Energy efficiency is not technological opportunity limited by social, regulatory or political factors. This bold statement is designed to emphasize the point that technological change and energy efficiency are an integrated and endogenous aspect of the design and operation of economic activities. Future efficient technologies (and their successful commercialization) will be as much a consequence of energy prices, social attitudes about environmental issues and political energy priorities as of envisaged and hypothesized potential technical efficiencies.
In a system, a resource constraint can be solved both by innovation in how a technology is used to derive services from the resource and by innovations making additional resources or equipment available. Forces capable of motivating technological change bringing greater energy efficiency are also capable of motivating technological change making more energy available. There is no inherent reason a system's dynamics automatically work to promote efficiency.
Due to shorter-term considerations, a society can be "locked-in" to a technology that is inferior (e.g., in energy use) in the longer term. Thus, path dependencies are important. To illustrate path dependence or technology lock-in, take the example of a decision-maker considering whether to invest in an old or a new technology which provide the same service but at different costs and efficiencies. The decision-maker may find it more profitable in the short run to invest in "old" technologies. But from a societal perspective, investments in alternative technologies may turn out to be only slightly more costly. Further, switching to the new efficient technologies will result in the accumulation of much experience in these technologies, and consequently much lower costs associated with their use. Future attempts to switch to more efficient technologies will undoubtedly cost significantly more to society, due to the missed opportunity to join the learning curve for these technologies with its associated improvement in product performance and reduction in costs (Arthur, 1987). The risk of technology lock-in in general is analyzed in a paper by Ayres & Martinas (1992). Additionally, in his analysis of the QWERTY keyboard, David (1985) shows that expectations of future market share and performance become key parameters in the lock-in of technologies. Lastly, the importance of a sponsoring firm or organization of a technology is important, as this can determine whether current or future performance will predict the dominance of the technology (Katz and Shapiro, 1986).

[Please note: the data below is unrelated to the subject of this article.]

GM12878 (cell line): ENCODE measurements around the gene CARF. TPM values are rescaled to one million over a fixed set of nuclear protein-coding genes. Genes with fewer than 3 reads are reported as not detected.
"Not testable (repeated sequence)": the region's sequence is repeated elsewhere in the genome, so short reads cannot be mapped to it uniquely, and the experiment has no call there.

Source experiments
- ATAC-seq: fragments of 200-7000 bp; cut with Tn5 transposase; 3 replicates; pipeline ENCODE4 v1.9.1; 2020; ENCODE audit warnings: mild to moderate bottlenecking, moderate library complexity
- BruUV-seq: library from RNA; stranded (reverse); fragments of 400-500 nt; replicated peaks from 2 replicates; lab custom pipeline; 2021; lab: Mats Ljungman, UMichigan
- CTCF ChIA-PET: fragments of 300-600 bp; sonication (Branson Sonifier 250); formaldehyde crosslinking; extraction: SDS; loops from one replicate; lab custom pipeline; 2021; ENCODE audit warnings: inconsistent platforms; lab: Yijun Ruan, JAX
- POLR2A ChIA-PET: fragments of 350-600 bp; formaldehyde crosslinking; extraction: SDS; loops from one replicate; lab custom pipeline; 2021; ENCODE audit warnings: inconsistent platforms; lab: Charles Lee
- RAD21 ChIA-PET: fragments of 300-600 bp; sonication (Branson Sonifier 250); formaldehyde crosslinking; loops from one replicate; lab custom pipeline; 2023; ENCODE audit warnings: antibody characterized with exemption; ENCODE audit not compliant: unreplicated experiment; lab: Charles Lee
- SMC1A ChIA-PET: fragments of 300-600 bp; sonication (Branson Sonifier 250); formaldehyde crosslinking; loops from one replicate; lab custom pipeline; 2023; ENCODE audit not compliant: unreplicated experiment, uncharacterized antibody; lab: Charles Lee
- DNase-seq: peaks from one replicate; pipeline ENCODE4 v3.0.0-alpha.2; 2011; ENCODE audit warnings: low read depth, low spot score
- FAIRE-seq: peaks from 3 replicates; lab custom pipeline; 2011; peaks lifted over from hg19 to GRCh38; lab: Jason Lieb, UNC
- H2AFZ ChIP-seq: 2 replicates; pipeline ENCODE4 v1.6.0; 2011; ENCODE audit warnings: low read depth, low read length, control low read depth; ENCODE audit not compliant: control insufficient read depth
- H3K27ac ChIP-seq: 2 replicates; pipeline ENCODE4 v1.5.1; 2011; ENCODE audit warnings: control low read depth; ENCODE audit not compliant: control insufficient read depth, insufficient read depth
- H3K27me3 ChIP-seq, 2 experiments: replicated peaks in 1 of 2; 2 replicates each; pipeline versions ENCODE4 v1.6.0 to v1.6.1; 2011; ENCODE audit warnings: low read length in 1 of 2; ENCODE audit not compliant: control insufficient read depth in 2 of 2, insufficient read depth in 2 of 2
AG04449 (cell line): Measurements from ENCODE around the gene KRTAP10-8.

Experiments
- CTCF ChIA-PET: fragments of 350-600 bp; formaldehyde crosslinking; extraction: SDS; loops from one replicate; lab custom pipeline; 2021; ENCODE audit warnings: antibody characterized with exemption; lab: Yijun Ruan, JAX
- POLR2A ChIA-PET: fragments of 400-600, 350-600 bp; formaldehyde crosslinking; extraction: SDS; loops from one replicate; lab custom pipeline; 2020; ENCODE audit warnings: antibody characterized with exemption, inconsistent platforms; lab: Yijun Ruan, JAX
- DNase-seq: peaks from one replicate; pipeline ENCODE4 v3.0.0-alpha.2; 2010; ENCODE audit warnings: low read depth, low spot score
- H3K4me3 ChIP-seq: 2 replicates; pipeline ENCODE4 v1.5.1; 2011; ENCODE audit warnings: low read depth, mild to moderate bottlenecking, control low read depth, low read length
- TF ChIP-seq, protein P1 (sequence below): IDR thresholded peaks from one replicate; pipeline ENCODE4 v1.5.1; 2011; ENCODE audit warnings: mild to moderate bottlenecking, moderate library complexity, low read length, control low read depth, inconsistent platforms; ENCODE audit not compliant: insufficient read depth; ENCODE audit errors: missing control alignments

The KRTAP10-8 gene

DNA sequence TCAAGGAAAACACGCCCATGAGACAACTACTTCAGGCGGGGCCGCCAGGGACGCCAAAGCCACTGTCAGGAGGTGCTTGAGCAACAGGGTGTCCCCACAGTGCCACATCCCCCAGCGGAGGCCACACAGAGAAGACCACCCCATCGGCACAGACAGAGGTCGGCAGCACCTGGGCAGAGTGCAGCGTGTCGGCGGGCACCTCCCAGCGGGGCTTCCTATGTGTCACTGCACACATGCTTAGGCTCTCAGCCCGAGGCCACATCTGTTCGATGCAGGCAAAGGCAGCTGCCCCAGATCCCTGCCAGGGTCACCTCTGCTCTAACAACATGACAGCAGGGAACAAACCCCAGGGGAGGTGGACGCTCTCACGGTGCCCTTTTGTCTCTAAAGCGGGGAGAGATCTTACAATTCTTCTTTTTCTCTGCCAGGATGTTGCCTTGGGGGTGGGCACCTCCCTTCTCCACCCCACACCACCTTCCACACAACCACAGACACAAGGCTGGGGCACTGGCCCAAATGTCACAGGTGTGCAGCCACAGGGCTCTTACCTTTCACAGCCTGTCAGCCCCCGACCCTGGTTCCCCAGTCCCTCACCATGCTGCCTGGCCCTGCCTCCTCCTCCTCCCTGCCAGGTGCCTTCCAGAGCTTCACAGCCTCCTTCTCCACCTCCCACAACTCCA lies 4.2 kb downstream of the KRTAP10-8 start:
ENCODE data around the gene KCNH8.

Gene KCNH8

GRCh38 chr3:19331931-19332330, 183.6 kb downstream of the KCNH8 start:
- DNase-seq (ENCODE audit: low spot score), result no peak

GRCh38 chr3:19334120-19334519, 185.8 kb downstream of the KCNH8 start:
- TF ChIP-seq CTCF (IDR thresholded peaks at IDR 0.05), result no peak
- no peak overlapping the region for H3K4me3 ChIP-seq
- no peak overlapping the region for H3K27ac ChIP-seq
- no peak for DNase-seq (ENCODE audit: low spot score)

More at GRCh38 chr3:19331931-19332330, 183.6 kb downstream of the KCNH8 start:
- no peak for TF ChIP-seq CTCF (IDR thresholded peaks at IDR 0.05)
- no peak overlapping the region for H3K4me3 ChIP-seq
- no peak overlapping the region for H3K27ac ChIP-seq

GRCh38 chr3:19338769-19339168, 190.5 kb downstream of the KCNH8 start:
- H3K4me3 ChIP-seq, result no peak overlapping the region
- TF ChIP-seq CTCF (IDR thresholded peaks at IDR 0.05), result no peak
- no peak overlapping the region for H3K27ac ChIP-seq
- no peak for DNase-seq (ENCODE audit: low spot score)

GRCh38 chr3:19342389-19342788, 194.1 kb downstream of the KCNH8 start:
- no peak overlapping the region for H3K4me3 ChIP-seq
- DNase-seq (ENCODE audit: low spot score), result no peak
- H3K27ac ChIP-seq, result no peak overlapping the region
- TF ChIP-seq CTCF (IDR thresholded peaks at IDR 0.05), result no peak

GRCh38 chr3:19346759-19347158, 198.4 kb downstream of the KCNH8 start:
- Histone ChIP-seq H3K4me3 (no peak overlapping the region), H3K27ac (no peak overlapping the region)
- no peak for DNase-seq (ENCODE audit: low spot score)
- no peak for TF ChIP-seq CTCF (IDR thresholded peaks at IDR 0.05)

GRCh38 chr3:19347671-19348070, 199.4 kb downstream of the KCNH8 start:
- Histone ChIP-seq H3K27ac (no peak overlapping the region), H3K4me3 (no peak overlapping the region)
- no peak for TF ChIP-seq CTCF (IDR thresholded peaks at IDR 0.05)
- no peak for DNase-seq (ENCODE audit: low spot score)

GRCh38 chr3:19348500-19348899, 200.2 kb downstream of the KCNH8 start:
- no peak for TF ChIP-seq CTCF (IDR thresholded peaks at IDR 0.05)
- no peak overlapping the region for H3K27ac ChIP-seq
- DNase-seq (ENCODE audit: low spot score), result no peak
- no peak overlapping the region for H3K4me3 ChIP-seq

From the viewpoint of a decision-maker, an efficient option can only be chosen if it is commercially available. On this basis, several commentators (see e.g., Harvey, 1998) have argued that climate policy should focus more research into energy efficient technologies. Through a learning process, products can improve their efficiency and reduce their costs as they travel down the experience curve. This would allow future decision-makers to have the option of an efficient technology to cost-effectively meet their needs, and is especially valuable when considering the slow turnover of capital (50 years for residential housing, for example). Such a proactive strategy would have wide-ranging implications for energy efficiency over the next 100 years.
Another illustration of path dependence and efficient technologies is given in a series of studies by Jaffe and colleagues where they estimate the role of performance standards and subsidies in the range of technologies offered to consumers (Jaffe and Stavins, 1995; Newell et al., 1999). They find that performance standards can motivate producers to remove their least efficient models, thus speeding the adoption and further development of new, efficient technologies. In combination with price-induced efficiency improvements, performance standards illustrate the importance of improving individual technologies for overall reductions in energy use.
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